● Speaking of Eugene – his whole deal with "Stephanie" feels a little off, but I'm not sure why. Similar to what we said previously about Rosita, Eugene's better this season away from the radio. Now that said, this could all change when we get the "big reveal" (how funny would it be if it was Lauren Cohan's Maggie with a fake voice?) – but for now? We're reserving judgement. The Iron Maiden-"When The Wild Wind Blows" was a nice touch, though – but the whole "meeting in one week" thing" Eh.
● We said it before and we'll say it again: Reedus is more than earning that contract boost. His reaction to Judith reparing his vest was such a touching big brother/little sister moment that we actually got the jaw-shakes. Then we have the moment when he asks Judith to promise him to leave the fight and go with Ezekiel if the time comes – and that hug crushes our hearts. Pairing that with a long-awaited one-on-one with Ezekiel (Khary Payton) that found both men coming to a common respect and admiration, and you have some of Reedus' best work in seasons.
● There's something about that deal Daryl and Ezekiel made that has a dark cloud hovering over it.
● Props to Alpha's use of tree sap to start fires around Hilltop's perimeter – that was a serious "guerilla warfare" moves there, and was a wonderfully horrific "bookend" to the beginning of the episode when we see Alpha's folks collecting the sap.
● Melissa McBride has done everything she possibly can to get the show some serious Emmy attention – it's a shame that there seems to be an undercurrent of voters who still look their noses down at genre programming. That's a shame on a number of levels – with The Walking Dead, it deprives McBride a fair chance to be celebrated for her craft. Whether it's her extended time with Ezekiel or a brief exchange with Daryl to assess their status, McBride offers viewers a Carol who is on a path of self-destruction but also seems to be looking for a way out – she just doesn't know how.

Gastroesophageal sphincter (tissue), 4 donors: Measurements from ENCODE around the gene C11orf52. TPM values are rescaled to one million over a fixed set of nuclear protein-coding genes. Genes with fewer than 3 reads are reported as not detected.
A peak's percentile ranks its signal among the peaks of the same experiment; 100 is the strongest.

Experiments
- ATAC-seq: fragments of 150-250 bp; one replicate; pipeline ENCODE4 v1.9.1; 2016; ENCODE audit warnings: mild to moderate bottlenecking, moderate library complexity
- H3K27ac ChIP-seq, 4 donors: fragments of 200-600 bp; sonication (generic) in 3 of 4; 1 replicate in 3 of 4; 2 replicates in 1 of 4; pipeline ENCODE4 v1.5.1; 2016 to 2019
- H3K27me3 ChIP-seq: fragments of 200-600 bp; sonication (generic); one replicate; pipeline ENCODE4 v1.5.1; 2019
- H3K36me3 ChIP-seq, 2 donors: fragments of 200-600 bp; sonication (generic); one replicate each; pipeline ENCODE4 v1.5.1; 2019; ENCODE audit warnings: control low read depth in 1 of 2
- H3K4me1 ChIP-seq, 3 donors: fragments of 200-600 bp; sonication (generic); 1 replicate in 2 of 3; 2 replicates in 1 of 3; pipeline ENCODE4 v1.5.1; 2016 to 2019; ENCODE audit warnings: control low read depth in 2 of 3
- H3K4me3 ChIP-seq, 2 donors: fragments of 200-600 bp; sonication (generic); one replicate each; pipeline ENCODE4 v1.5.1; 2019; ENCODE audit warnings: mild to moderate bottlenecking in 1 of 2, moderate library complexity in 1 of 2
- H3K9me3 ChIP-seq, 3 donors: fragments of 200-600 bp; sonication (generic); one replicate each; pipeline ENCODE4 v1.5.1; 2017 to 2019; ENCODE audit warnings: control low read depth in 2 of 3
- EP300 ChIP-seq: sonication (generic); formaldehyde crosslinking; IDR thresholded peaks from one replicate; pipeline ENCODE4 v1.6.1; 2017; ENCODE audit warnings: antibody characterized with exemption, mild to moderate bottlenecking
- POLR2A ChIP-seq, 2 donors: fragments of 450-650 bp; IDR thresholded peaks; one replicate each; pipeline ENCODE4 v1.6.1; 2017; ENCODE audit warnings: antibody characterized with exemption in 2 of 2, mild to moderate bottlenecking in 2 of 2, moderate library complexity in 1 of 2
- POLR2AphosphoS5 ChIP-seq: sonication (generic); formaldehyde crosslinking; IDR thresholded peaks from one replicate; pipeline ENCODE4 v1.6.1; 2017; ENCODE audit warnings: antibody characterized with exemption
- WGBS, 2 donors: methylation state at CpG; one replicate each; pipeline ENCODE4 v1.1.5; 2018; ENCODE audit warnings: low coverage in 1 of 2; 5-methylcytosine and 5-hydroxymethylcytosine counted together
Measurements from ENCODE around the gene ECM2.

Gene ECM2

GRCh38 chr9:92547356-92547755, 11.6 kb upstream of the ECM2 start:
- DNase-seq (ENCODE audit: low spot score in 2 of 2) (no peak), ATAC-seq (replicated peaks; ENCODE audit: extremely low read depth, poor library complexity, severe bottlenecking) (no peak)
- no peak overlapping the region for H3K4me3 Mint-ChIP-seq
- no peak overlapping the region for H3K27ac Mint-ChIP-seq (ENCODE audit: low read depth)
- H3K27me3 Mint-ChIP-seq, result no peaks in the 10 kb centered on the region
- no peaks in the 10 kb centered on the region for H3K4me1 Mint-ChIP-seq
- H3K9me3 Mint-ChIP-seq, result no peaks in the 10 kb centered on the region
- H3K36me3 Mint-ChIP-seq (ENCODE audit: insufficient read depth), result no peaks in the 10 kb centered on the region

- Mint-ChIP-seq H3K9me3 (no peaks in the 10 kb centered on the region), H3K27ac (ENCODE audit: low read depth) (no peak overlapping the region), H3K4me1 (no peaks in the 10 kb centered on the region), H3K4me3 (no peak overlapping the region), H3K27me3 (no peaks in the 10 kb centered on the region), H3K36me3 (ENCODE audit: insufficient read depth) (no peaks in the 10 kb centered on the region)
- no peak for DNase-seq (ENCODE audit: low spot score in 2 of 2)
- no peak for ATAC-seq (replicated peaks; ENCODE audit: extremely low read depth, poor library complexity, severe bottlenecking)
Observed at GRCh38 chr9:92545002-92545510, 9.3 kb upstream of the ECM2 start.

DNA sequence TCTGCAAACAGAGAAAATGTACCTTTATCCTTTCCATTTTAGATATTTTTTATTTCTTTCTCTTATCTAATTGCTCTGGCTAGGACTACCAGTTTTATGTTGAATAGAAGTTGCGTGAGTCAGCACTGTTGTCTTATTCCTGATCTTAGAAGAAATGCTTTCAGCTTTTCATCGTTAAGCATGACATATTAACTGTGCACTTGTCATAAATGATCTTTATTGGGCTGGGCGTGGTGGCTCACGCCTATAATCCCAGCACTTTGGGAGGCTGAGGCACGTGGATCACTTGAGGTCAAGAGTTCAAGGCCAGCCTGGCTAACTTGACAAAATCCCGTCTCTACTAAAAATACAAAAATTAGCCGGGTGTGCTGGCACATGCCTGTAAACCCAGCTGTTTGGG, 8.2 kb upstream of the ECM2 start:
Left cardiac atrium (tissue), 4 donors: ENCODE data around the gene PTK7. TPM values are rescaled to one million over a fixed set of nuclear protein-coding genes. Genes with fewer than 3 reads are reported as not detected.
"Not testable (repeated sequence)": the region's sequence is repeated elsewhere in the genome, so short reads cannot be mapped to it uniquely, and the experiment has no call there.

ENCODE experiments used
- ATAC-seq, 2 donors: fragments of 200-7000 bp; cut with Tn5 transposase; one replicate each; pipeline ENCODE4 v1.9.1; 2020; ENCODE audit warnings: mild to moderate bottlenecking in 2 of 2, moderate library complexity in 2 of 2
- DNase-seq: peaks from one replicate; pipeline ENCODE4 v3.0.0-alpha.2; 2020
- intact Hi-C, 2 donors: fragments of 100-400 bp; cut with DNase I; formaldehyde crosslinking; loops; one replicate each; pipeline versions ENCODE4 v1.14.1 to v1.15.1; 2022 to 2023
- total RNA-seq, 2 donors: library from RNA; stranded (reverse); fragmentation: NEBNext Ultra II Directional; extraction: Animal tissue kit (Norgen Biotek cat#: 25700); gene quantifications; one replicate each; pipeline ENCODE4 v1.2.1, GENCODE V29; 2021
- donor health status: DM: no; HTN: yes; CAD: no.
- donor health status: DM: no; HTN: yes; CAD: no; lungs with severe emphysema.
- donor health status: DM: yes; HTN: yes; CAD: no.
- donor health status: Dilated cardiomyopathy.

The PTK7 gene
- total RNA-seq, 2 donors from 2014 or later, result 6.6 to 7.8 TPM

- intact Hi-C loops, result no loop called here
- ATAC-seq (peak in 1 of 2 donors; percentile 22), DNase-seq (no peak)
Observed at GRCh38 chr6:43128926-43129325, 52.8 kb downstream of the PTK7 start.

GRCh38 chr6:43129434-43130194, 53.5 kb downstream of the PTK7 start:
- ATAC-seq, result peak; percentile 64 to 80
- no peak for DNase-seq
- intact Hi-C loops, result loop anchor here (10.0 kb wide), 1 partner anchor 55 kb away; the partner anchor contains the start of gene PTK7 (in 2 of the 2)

● But the scene between Carol and Lydia (Cassady McClincy) is the one that stood out to me the most. Two people who have every reason in the world to hate each other – to be as far apart from each other as possible – find themselves having one of the most brutally honest heart-to-hearts in a very long time.
● Leaving our heroes stuck between a flaming "rock" and a "hard place" that consists of waves of walkers made for not only a great visual but also set-up a nice episode-to-episode cliffhanger for next week.
When AMC's The Walking Dead returns for its second-half of season 10, our group of survivors are trapped… some in the confines of a cave filled with walkers… others, in a spiral of suspicion and grief — all orchestrated at the hand of Alpha, who continues to prove the Whisperers are always watching and one step ahead of the communities. Through this conflict and all they've lost, a few still hold onto hope, especially Eugene, who believes the mysterious voice he spoke with on the radio may lead to their world getting bigger once again.
But with the Whisperer War upon them, the collective communities must come together and possibly sacrifice all they have to find a way to silence the Whispers once and for all. Otherwise, Alpha will ensure they face a certain doom.